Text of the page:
JuvenileJustice and Law Enforcement
JuvenileJustice and Law Enforcement
Question1(Challenges Facing Law Enforcement in the United States)
Overthe time, one of the departments that have undergone different andtremendous changes in the United States is the justice department,and especially, the fight against criminal activities. Lawenforcement, especially at the level of policing has faced a lot ofchallenges in the United States. While the police officersrationalize their acts as ways of protecting the community, thecommunity members in many of the states sometimes think that thereare exaggerations in the way the police officers handle them. Lawenforcement has undergone changes in response to the worries raisedby community members. Nonetheless, it is during such transformationthat it has faced even more challenges. Some of the challengesinclude:
RacialProfiling,this entails the mentality of harboring an intrinsic sense ofsuspicion to a particular race of community members. That is, lawenforcement officers suspecting a particular race to be more likelyto commit crimes and thus display more strict behaviors towards them.However, in an attempt to solve this problem, bills have beenintroduced to the senate that will ensure that all check points areunder surveillance. Records of the race of people being stopped andthe frequency are hence being monitored (CRS, nd).
Recruitingand retaining skilled workforce. Overthe years, there has been a problem in the exercise of policerecruitment, which to get police officers who are adequately skilled.Or perhaps even more challenging is maintaining skilled personnel inthe law enforcement agencies. The law enforcement agencies have,however, attempted to tackle the problem by ensuring the adequacy ofcompensation plans and the recognition of exceptional work done bythe officers (Wilson, Dalton, Scheer & Grammich, 2010). Anotherchallenge that has over time been experienced in the efforts ofenforcing the law, is the lack of collaboration between the differentsecurity agencies. However, this case has been resolved as differentforces shares information and intelligence between law enforcementagencies (Best, 2015).
Question2.Functions of Police in Relation to Juvenile Crime
Theroles of police officers in the management of juvenile crime arediverse and have undergone changes over the years. First of all,although the regulations on arresting or summoning juvenile offendersare quite similar in juveniles and adults, law enforcers are requiredto think more critically on the side of juveniles (Bartollas, &Miller, 2011). They ought to ask themselves whether it is necessaryfor the juvenile to be summoned or escorted to the policedepartments. Secondly, the police officers are responsible for thereferral of juvenile offenders to juvenile courts. In fact, manyjuvenile offenders are referred to the courts by the police. On theother hand, another role is handling status offenses such asviolating curfews, skipping school etc. This is one of the rolechanges that police officers have seen over the years. Other rolesinclude the commonly known such as photography and finger-printtaking.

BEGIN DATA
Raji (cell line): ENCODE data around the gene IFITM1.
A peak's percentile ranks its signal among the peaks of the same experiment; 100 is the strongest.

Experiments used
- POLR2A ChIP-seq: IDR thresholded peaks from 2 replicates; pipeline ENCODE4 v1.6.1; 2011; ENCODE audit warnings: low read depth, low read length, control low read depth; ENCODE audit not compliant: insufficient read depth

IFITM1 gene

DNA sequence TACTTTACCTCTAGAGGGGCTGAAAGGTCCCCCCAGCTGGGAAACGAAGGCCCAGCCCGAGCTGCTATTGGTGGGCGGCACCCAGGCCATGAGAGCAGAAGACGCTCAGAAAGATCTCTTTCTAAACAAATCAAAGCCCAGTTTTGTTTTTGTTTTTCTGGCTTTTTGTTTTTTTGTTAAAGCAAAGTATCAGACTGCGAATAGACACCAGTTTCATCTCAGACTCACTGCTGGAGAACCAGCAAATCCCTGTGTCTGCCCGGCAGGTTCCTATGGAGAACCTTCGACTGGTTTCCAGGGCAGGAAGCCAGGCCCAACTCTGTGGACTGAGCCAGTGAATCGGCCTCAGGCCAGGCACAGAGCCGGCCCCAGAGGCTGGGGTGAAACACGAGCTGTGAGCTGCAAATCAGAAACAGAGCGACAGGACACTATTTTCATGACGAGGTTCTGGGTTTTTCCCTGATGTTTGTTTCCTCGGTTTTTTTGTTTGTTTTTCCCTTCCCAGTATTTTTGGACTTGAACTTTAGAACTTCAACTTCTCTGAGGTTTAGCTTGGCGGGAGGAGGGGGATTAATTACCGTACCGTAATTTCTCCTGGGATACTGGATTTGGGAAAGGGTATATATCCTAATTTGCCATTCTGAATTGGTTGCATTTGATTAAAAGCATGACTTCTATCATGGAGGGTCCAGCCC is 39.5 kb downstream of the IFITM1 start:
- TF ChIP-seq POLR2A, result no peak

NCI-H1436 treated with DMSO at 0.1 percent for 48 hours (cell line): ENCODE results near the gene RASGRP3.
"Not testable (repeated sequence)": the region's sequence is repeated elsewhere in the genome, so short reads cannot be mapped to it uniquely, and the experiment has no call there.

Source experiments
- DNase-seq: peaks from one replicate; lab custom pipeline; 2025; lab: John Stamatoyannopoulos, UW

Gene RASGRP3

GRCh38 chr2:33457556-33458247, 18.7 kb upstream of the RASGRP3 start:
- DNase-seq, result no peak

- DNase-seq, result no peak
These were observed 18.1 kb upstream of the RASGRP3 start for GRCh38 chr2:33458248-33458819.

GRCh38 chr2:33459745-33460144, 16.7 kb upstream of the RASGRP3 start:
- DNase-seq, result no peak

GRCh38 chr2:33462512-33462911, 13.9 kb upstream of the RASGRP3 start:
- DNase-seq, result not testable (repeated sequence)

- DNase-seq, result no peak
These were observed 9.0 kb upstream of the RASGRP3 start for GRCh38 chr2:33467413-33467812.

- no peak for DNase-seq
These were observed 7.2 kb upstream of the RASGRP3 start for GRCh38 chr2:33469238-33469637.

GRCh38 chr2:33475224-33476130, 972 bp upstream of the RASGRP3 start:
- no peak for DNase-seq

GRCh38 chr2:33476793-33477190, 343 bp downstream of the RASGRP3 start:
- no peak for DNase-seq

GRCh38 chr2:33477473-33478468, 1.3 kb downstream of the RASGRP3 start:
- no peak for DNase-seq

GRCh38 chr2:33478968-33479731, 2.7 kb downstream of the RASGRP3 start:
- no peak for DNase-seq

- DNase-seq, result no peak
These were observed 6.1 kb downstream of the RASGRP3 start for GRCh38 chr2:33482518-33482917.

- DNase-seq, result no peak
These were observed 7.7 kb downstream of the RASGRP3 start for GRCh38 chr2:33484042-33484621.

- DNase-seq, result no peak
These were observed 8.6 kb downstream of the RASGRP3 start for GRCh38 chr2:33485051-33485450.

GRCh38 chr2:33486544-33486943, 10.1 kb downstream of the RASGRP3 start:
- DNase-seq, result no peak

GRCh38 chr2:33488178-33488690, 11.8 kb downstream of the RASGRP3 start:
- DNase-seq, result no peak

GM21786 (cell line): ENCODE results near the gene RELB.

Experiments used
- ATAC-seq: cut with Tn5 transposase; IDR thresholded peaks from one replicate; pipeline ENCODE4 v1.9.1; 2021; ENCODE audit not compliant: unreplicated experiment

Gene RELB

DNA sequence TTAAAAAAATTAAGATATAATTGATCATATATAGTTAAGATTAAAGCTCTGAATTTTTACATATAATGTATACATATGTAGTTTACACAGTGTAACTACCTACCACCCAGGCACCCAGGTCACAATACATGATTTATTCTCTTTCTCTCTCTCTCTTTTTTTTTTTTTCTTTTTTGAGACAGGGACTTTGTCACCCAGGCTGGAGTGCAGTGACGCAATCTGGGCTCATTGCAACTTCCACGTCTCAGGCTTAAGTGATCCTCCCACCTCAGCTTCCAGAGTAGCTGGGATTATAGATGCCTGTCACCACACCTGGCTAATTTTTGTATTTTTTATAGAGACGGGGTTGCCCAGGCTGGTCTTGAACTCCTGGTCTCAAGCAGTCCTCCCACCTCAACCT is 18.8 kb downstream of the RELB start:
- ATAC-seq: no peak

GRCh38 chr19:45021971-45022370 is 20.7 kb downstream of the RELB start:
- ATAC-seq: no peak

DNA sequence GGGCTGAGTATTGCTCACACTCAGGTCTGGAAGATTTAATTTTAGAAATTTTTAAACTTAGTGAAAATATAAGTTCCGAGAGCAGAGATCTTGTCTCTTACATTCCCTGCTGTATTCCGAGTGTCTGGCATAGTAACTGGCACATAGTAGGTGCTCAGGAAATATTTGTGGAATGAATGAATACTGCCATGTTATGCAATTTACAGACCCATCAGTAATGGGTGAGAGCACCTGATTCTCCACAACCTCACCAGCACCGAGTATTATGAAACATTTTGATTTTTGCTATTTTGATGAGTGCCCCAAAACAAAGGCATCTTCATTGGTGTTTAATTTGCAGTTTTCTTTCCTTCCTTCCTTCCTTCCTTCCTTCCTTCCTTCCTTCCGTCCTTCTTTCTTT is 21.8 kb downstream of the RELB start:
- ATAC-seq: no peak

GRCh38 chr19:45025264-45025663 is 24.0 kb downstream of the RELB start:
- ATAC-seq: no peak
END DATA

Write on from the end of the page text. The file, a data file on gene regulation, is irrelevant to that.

Theattitude of juveniles to the officers has not changed much becauseeven today, teenagers (under age 18) tend to be non-cooperative topolice officers when it comes to disclosing of information. Oneexample is when a teen has important information, but is unwilling todisclose it because he/she does not trust the law enforcementofficer. This can also be seen in interviews between the officers andjuveniles. Because, the juvenile is not fully developed mentally,they have the tendency to be swayed by the direction of questions ofthe officers. Thus, they may lie just to give the officer what hewants to hear. This is perhaps because of fear (Bartollas, &Miller, 2011).
Question3.Community Oriented Policing (COP) versus Problem Oriented Policing(POP)
Therise of criminal activities in the US in the early 80’s challengedthe law enforcement departments to act responsively. As a result, twoapproaches to curbing the crime rate were developed, namely communityoriented policing and problem oriented policing. When comparing thetwo approaches on the perspective of juvenile crimes, COP is moreeffective. This is because COP focuses on preventing the crimes.Community oriented policing works hand in hand with community membersand therefore it is easier to reach out to the juveniles. Thecontinued contact with the juveniles makes it easier to build trustwith them. This will in turn make it easier to influence thejuveniles against committing juvenile offenses.
Lackof trust to the police by the juveniles coupled with fear of thepolice is contributed by the way juveniles think. If a juvenile seesa police officer arresting a criminal, they automatically regard theofficers as violent. Problem oriented policing is associated withmore violent arrests because it deals with actual problems, unlikeCOP which is greatly involved in preventing the crimes. Taking intoaccount of all the above, COP would effectively work in ourcommunity. The community members, and precisely the family, need tobe actively involved in the success of reducing juvenile crime rate.This can optimally be achieved by Community oriented policing.
Best,R. (2015). SharingLaw Enforcement and Intelligence Information: The Congressional Role(1st Ed.). Congressional Research Service. Retrieved fromhttp://fas.org/sgp/crs/intel/RL33873.pdf
Bartollas,C., & Miller, S.J. (2011). Juvenile justice in America (6th Ed.).Upper Saddle River, NJ: Prentice Hall.
CRS.H.R.838- 113th Congress (2013-2014): Racial Profiling Prevention Act |Congress.gov | Library of Congress.Congress.gov.Retrieved 4 March 2015, fromhttps://www.congress.gov/bill/113th-congress/house-bill/838
Wilson,J., Dalton, E., Scheer, C., & Grammich, C. (2010). PoliceRecruitment and Retention for the New Millennium(1st Ed.). RAND Corporation. Retrieved fromhttp://ric-zai-inc.com/Publications/cops-p199-pub.pdf